globalchange  > 过去全球变化的重建
DOI: 10.1002/eap.1880
WOS ID: WOS:000474122100016
Title:
Warm, dry winters truncate timing and size distribution of seaward-migrating salmon across a large, regulated watershed
Author: Munsch, Stuart H.1; Greene, Correigh M.2; Johnson, Rachel C.3,4; Satterthwaite, William H.3; Imaki, Hiroo1; Brandes, Patricia L.5
Corresponding Author: Munsch, Stuart H.
Source Publication: ECOLOGICAL APPLICATIONS
ISSN: 1051-0761
EISSN: 1939-5582
Publishing Year: 2019
Volume: 29, Issue:4
Language: 英语
Keyword: dams ; drought ; flow ; migration ; nursery ; phenology ; reservoirs ; salmonids ; snow ; temperature mitigation ; thermal tolerance
WOS Keyword: CLIMATE-CHANGE ; CHINOOK SALMON ; MATCH-MISMATCH ; LIFE-HISTORY ; TEMPERATURE ; GROWTH ; IMPACTS ; RIVER ; CONSERVATION ; MANAGEMENT
WOS Category: Ecology ; Environmental Sciences
WOS Research Area: Environmental Sciences & Ecology
English Abstract:

Ecologists are pressed to understand how climate constrains the timings of annual biological events (phenology). Climate influences on phenology are likely significant in estuarine watersheds because many watersheds provide seasonal fish nurseries where juvenile presence is synched with favorable conditions. While ecologists have long recognized that estuaries are generally important to juvenile fish, we incompletely understand the specific ecosystem dynamics that contribute to their nursery habitat value, limiting our ability to identify and protect vital habitat components. Here we examined the annual timing of juvenile coldwater fish migrating through a seasonally warm, hydrologically managed watershed. Our goal was to (1) understand how climate constrained the seasonal timing of water conditions necessary for juvenile fish to use nursery habitats and (2) inform management decisions about (a) mitigating climate-mediated stress on nursery habitat function and (b) conserving heat-constrained species in warming environments. Cool, wet winters deposited snow and cold water into mountains and reservoirs, which kept the lower watershed adequately cool for juveniles through the spring despite the region approaching its hot, dry summers. For every 1 degrees C waters in April were colder, the juvenile fish population (1) inhabited the watershed 4-7 d longer and (2) entered marine waters, where survival is size selective, at maximum sizes 2.1 mm larger. Climate therefore appeared to constrain the nursery functions of this system by determining seasonal windows of tolerable rearing conditions, and cold water appeared to be a vital ecosystem component that promoted juvenile rearing. Fish in this system inhabit the southernmost extent of their range and already rear during the coolest part of the year, suggesting that a warming climate will truncate rather than shift their annual presence. Our findings are concerning for coldwater diadromous species in general because warming climates may constrain watershed use and diminish viability of life histories (e.g., late springtime rearing) and associated portfolio benefits over the long term. Lower watershed nurseries for coldwater fish in warming climates may be enhanced through allocating coldwater reservoir releases to prolong juvenile rearing periods downstream or restorations that facilitate colder conditions.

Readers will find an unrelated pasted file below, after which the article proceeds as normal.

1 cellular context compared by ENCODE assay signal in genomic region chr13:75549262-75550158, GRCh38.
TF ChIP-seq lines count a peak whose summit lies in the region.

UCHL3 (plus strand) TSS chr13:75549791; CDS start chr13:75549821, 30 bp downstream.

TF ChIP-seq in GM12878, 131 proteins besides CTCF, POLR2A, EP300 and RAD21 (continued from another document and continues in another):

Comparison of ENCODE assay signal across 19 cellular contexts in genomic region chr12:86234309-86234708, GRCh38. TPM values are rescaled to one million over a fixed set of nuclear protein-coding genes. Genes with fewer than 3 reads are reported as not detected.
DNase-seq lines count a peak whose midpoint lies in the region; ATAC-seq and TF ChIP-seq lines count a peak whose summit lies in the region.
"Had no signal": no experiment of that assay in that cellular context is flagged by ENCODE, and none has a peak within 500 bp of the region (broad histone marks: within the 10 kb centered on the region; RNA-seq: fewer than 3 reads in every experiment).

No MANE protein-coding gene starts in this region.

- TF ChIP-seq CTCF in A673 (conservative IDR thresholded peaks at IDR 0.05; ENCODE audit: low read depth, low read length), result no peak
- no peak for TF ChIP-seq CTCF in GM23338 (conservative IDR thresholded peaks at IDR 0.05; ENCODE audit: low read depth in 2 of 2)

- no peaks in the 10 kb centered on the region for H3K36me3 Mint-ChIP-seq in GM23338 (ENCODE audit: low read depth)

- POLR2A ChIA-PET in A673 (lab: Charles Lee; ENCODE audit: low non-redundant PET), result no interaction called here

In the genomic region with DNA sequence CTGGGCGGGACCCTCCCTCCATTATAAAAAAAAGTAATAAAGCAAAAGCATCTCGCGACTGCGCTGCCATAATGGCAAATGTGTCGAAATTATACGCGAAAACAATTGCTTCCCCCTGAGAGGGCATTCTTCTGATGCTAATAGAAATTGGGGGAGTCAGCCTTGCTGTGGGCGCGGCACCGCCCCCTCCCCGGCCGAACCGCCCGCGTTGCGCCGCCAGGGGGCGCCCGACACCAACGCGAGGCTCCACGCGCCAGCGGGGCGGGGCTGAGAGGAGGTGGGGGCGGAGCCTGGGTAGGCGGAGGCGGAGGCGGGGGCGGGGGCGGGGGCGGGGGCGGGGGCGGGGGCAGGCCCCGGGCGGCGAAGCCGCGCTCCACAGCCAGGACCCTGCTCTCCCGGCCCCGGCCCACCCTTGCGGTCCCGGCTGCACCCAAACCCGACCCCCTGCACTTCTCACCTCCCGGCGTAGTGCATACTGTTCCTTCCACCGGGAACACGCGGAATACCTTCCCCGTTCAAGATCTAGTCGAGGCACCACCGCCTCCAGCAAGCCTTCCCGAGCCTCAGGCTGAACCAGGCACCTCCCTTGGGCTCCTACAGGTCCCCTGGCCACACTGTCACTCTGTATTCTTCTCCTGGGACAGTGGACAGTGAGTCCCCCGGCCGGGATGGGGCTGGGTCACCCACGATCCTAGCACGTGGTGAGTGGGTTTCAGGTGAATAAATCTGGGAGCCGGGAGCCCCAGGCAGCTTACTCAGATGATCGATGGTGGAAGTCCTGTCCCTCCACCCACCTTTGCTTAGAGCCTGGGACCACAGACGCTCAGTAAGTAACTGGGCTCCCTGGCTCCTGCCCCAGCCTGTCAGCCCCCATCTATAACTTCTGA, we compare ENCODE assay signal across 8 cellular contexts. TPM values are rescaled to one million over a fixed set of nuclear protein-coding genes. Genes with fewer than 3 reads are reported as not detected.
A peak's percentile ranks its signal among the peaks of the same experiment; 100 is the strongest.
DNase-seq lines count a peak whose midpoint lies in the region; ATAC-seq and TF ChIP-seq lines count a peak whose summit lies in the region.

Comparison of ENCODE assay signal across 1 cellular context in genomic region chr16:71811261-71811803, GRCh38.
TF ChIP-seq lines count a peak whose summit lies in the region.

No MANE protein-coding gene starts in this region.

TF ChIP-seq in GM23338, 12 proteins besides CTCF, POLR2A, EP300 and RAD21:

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Document Type: 期刊论文
Identifier: http://119.78.100.158/handle/2HF3EXSE/138796
Appears in Collections:过去全球变化的重建

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Affiliation: 1.NOAA, Ocean Associates Inc, Northwest Fisheries Sci Ctr, Natl Marine Fisheries Serv, 2725 Montlake Blvd East, Seattle, WA 98112 USA
2.NOAA, Fish Ecol Div, Northwest Fisheries Sci Ctr, Natl Marine Fisheries Serv, 2725 Montlake Blvd Eest, Seattle, WA 98112 USA
3.NOAA, Fisheries Ecol Div, Southwest Fisheries Sci Ctr, Natl Marine Fisheries Serv, 110 McAllister Way, Santa Cruz, CA 95060 USA
4.Univ Calif Davis, Ctr Watershed Sci, 1 Shields Ave, Davis, CA 95616 USA
5.US Fish & Wildlife Serv, 850 S Guild Ave,Suite 105, Lodi, CA 95240 USA

Recommended Citation:
Munsch, Stuart H.,Greene, Correigh M.,Johnson, Rachel C.,et al. Warm, dry winters truncate timing and size distribution of seaward-migrating salmon across a large, regulated watershed[J]. ECOLOGICAL APPLICATIONS,2019-01-01,29(4)
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